What’s so interesting about the show coming full circle is that we’re allowed to see where the characters are now and where they were when the show began. So, as a writer, director, and co-creator, how do you see their journey and evolution this season?
Bliss: I would say that this season especially deals with identity for all of the four characters. There’s a whole theme with each character where all of them have sort of an alter ego. Drew goes to this amusement park where he’s a playing character as if he goes full swing into denial; in the “happy place” where he’s literally playing a prince. Portia is playing Dory. Elliott is completely switching his identity to become a conservative pundit. And Dory literally thinks she’s someone else, becoming brainwashed. She went through a complete denial last season, and then in this season, she’s really forced to completely faced who she really is and fully integrate that aspect of herself and come to terms with the multifaceted of who she is and embrace them. So I think, this exploration of identity is what we’re trying to accomplish this season in terms of the characters’ growth.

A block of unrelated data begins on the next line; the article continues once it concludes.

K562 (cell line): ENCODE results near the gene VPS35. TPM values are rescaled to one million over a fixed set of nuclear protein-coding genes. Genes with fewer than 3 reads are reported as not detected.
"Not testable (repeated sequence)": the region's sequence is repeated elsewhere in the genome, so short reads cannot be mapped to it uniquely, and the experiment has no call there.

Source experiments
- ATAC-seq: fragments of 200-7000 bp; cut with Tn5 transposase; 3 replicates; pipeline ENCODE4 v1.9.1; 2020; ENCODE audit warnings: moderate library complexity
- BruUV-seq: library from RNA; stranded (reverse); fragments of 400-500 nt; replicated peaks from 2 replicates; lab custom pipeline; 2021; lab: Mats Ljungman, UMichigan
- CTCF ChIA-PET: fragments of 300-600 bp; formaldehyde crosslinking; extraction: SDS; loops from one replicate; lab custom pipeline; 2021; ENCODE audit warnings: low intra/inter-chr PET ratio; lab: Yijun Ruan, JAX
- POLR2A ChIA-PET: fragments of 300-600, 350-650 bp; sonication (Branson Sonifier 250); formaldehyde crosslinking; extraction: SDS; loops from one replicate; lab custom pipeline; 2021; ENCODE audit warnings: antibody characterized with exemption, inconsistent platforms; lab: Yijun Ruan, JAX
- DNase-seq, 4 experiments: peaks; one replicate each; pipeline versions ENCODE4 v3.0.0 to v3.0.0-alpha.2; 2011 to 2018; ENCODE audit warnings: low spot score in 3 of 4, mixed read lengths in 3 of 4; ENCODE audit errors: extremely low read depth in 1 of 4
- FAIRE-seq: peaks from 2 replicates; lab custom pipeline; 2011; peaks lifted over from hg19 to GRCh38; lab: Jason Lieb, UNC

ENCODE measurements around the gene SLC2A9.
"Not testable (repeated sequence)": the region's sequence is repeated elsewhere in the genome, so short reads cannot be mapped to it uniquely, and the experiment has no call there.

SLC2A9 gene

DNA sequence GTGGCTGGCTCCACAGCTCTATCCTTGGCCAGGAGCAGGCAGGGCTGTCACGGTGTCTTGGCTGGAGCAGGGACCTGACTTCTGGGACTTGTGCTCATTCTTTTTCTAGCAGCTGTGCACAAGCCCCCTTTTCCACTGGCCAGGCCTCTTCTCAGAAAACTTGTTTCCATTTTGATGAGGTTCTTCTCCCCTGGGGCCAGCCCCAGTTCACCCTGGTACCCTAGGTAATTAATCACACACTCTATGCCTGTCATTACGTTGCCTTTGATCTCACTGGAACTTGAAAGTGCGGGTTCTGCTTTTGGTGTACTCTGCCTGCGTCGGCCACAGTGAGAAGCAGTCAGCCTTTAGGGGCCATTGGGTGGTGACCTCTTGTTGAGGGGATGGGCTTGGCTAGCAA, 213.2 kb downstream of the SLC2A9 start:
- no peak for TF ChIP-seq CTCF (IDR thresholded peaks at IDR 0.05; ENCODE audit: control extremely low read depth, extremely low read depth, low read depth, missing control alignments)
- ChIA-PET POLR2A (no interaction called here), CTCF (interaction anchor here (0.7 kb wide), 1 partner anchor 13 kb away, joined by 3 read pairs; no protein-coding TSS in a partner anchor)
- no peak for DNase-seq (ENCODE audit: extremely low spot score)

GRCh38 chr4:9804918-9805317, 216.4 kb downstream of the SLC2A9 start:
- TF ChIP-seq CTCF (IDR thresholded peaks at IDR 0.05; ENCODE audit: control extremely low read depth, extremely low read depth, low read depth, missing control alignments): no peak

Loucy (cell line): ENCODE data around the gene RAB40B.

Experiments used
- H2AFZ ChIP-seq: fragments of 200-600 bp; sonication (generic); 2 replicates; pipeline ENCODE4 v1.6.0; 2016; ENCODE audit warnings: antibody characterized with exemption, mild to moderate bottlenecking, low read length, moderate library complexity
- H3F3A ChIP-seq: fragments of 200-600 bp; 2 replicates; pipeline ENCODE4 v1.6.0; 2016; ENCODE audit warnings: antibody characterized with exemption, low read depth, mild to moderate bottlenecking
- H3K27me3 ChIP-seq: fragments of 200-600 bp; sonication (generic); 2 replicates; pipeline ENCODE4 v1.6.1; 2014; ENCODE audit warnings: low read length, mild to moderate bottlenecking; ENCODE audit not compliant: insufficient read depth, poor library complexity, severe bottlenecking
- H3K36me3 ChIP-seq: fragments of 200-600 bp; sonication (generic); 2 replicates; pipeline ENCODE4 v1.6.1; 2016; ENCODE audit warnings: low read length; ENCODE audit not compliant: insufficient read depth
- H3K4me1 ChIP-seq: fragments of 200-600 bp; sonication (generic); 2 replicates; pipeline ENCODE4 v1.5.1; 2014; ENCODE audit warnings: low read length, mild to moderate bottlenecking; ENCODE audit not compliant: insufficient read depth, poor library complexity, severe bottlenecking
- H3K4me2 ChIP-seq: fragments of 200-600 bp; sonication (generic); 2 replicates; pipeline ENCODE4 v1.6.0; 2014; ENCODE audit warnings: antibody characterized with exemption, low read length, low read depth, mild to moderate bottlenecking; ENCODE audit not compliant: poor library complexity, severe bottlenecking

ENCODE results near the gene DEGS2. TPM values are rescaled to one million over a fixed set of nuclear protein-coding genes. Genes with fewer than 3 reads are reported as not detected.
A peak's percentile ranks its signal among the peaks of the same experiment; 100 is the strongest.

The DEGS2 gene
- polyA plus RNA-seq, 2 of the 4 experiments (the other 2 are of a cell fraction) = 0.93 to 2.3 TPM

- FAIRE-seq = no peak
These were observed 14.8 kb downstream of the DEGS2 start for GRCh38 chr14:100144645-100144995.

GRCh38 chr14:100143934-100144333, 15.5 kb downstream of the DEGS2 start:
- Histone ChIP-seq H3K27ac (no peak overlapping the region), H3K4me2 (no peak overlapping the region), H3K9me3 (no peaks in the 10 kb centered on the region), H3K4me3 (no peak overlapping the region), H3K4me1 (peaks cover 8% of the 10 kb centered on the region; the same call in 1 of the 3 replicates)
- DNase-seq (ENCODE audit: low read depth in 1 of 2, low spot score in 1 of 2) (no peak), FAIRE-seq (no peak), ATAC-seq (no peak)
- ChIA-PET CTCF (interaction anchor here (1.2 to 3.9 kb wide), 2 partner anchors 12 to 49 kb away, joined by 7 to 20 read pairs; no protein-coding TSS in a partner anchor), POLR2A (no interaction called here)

I would say that this season especially deals with identity for all of the four characters. There’s a whole theme with each character where all of them have sort of an alter ego.
I think you accomplished that really well.
Bliss: Okay, good. [laughing]
Search Party has always been about millennials and hipster culture, but this season, somehow, feels more universally resonant. It’s about people and their worst nature in general. And now with the lockdown and everything, I feel like all of us right now is Dory, being trapped in a limited space with nothing to think about except ourselves and our flaws. So how do you make of that? And what do you hope the viewers will take away from the season?
Bliss: Well, actually, I don’t know… I hope that they can enjoy it at least even though it’s a little too close to home in some ways. But yeah, I hope that they can take away from a lot of the self-reflection happening in the season. I feel with quarantine and with what Dory is going through, there may be some parallel that we can draw from the self-reflection that Dory’s forced into. But mostly, I just hope that people can enjoy the season. I don’t really have anything profound to say. [laughing]
One thing that fascinates me the most about Search Party is the balance between comedy and the darker elements. As a writer and director, how do you accomplish that balance?
Bliss: We always think that, for some reason, the darker that the show is the funnier it will be. That’s what we sorta discover along the way. We just follow our guts. If we think it’s funny, then hopefully the audience will also think it’s funny. But we sometimes also find that what we find to be funny on the page can be the complete opposite of when we’re actually shooting it, like “Oh gosh, this is actually darker than we thought.” [laughing] In the end, we just sorta take it as it comes to us and just feeling it out. We let it be what it is as the collaboration comes together.